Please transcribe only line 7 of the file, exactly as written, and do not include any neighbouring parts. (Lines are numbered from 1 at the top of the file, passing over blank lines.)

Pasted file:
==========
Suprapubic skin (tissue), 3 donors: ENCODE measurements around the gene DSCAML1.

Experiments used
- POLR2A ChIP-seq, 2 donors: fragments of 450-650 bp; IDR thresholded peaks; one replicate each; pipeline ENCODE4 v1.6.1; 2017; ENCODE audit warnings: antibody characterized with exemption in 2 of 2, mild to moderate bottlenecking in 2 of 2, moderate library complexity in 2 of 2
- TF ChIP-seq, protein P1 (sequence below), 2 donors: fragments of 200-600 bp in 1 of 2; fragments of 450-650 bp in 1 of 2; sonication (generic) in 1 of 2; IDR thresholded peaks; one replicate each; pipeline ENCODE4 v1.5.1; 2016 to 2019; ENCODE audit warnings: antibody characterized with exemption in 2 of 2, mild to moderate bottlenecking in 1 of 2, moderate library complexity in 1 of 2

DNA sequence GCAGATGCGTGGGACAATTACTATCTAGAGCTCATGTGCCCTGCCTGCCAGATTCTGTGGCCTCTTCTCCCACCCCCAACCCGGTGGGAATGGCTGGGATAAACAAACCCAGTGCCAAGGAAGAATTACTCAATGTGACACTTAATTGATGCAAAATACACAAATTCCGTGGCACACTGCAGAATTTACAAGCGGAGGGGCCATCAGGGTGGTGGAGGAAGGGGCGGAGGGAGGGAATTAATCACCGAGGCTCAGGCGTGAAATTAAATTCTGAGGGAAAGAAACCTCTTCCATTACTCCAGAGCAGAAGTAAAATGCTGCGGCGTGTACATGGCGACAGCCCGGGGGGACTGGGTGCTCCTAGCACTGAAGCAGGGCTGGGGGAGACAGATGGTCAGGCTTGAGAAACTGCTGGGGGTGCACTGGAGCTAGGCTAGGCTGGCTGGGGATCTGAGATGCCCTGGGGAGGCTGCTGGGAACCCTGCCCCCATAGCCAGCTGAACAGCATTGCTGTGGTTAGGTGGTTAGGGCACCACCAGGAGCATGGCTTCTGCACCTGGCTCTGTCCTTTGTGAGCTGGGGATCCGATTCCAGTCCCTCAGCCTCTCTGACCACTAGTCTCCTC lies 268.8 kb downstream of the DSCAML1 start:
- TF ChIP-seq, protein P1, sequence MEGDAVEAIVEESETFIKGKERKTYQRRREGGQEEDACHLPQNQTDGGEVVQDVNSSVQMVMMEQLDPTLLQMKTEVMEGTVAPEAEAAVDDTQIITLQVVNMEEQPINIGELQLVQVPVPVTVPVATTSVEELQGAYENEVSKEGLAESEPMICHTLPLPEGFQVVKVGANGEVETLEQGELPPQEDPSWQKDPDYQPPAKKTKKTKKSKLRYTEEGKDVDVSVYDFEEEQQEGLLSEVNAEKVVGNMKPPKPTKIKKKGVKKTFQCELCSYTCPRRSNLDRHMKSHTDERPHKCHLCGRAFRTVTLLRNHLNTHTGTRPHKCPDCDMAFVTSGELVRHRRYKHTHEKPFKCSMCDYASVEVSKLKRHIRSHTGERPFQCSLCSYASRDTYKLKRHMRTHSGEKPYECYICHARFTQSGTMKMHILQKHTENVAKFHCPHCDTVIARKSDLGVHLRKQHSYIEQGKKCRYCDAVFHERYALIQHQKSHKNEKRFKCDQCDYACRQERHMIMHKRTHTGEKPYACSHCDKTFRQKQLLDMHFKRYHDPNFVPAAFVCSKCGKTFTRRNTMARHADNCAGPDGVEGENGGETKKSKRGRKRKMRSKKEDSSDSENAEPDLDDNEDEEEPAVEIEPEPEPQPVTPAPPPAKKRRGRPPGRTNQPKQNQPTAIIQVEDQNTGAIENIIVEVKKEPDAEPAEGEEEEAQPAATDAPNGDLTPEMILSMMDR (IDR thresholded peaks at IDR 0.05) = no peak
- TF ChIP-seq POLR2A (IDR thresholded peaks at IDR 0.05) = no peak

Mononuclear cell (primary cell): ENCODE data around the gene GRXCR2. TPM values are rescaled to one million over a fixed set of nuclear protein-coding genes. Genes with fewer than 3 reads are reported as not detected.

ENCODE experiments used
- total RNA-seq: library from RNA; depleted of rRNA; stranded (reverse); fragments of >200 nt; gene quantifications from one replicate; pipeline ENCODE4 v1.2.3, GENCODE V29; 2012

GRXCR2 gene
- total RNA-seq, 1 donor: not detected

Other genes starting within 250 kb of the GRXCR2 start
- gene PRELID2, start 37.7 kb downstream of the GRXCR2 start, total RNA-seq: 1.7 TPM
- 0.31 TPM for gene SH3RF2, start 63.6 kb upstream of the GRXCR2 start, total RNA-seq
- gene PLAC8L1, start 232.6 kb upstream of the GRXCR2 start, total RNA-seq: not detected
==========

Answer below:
- TF ChIP-seq POLR2A (IDR thresholded peaks at IDR 0.05) = no peak